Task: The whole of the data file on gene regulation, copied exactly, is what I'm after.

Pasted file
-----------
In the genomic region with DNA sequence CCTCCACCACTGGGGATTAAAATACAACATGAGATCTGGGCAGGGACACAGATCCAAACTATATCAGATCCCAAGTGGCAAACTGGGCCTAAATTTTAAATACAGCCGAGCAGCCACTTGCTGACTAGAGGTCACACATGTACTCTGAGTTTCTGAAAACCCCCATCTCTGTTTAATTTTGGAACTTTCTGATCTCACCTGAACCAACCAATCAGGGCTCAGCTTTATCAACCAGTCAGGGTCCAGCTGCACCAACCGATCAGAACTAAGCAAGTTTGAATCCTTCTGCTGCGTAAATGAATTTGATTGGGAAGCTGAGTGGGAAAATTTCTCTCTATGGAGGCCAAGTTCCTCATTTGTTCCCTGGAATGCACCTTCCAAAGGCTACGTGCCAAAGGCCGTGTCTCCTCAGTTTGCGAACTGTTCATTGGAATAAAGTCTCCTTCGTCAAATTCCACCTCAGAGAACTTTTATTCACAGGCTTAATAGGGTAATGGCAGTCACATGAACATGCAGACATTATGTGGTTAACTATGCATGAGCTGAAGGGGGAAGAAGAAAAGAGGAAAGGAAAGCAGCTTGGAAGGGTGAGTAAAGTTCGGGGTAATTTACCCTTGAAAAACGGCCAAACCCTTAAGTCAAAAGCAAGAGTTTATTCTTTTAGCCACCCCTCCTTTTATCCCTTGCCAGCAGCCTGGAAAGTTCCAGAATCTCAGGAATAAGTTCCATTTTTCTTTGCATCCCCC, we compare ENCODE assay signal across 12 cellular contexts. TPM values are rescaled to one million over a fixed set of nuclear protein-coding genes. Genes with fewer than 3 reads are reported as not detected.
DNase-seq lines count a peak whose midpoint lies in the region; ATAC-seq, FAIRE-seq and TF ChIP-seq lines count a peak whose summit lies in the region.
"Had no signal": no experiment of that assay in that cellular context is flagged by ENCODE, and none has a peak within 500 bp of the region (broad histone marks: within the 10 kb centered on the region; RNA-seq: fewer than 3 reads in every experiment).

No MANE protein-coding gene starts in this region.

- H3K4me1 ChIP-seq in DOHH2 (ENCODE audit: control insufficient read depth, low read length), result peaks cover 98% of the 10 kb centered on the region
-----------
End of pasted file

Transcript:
In the genomic region with DNA sequence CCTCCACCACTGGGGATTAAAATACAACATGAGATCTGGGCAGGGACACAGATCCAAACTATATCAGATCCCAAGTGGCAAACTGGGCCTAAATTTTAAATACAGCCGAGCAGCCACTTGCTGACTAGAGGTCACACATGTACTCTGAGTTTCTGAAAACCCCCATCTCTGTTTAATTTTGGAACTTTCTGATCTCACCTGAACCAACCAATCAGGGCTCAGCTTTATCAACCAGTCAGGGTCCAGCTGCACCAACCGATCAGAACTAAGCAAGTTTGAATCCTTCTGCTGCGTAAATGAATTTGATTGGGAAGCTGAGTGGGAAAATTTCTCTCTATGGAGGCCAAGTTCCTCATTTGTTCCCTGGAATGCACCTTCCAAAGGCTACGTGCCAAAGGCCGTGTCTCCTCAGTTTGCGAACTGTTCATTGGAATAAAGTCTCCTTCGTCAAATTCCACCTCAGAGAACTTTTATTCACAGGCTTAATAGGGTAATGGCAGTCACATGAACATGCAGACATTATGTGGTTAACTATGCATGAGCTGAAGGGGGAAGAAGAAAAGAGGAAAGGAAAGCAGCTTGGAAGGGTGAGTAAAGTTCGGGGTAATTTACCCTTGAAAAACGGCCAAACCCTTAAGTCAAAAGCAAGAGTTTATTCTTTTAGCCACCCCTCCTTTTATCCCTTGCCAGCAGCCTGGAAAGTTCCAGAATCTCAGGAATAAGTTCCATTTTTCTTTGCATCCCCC, we compare ENCODE assay signal across 12 cellular contexts. TPM values are rescaled to one million over a fixed set of nuclear protein-coding genes. Genes with fewer than 3 reads are reported as not detected.
DNase-seq lines count a peak whose midpoint lies in the region; ATAC-seq, FAIRE-seq and TF ChIP-seq lines count a peak whose summit lies in the region.
"Had no signal": no experiment of that assay in that cellular context is flagged by ENCODE, and none has a peak within 500 bp of the region (broad histone marks: within the 10 kb centered on the region; RNA-seq: fewer than 3 reads in every experiment).

No MANE protein-coding gene starts in this region.

- H3K4me1 ChIP-seq in DOHH2 (ENCODE audit: control insufficient read depth, low read length), result peaks cover 98% of the 10 kb centered on the region